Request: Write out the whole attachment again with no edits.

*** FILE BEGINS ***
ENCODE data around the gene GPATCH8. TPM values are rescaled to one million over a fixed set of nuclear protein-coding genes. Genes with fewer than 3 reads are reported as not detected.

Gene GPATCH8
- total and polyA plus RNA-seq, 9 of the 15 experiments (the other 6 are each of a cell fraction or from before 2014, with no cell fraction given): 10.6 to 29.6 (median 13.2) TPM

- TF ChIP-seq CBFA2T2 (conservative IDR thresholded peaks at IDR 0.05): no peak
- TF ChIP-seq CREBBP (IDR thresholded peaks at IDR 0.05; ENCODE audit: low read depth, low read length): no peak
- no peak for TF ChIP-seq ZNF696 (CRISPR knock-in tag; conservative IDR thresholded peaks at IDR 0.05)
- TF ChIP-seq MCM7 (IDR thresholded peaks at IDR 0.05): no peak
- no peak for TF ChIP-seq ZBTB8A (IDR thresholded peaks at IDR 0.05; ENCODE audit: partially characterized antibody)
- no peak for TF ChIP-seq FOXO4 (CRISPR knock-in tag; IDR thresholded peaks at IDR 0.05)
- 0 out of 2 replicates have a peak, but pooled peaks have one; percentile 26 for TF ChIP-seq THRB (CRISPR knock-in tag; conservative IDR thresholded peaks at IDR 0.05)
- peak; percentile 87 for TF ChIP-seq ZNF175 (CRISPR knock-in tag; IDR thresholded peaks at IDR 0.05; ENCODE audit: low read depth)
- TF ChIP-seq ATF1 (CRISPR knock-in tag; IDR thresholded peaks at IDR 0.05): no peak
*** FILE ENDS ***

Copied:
ENCODE data around the gene GPATCH8. TPM values are rescaled to one million over a fixed set of nuclear protein-coding genes. Genes with fewer than 3 reads are reported as not detected.

Gene GPATCH8
- total and polyA plus RNA-seq, 9 of the 15 experiments (the other 6 are each of a cell fraction or from before 2014, with no cell fraction given): 10.6 to 29.6 (median 13.2) TPM

- TF ChIP-seq CBFA2T2 (conservative IDR thresholded peaks at IDR 0.05): no peak
- TF ChIP-seq CREBBP (IDR thresholded peaks at IDR 0.05; ENCODE audit: low read depth, low read length): no peak
- no peak for TF ChIP-seq ZNF696 (CRISPR knock-in tag; conservative IDR thresholded peaks at IDR 0.05)
- TF ChIP-seq MCM7 (IDR thresholded peaks at IDR 0.05): no peak
- no peak for TF ChIP-seq ZBTB8A (IDR thresholded peaks at IDR 0.05; ENCODE audit: partially characterized antibody)
- no peak for TF ChIP-seq FOXO4 (CRISPR knock-in tag; IDR thresholded peaks at IDR 0.05)
- 0 out of 2 replicates have a peak, but pooled peaks have one; percentile 26 for TF ChIP-seq THRB (CRISPR knock-in tag; conservative IDR thresholded peaks at IDR 0.05)
- peak; percentile 87 for TF ChIP-seq ZNF175 (CRISPR knock-in tag; IDR thresholded peaks at IDR 0.05; ENCODE audit: low read depth)
- TF ChIP-seq ATF1 (CRISPR knock-in tag; IDR thresholded peaks at IDR 0.05): no peak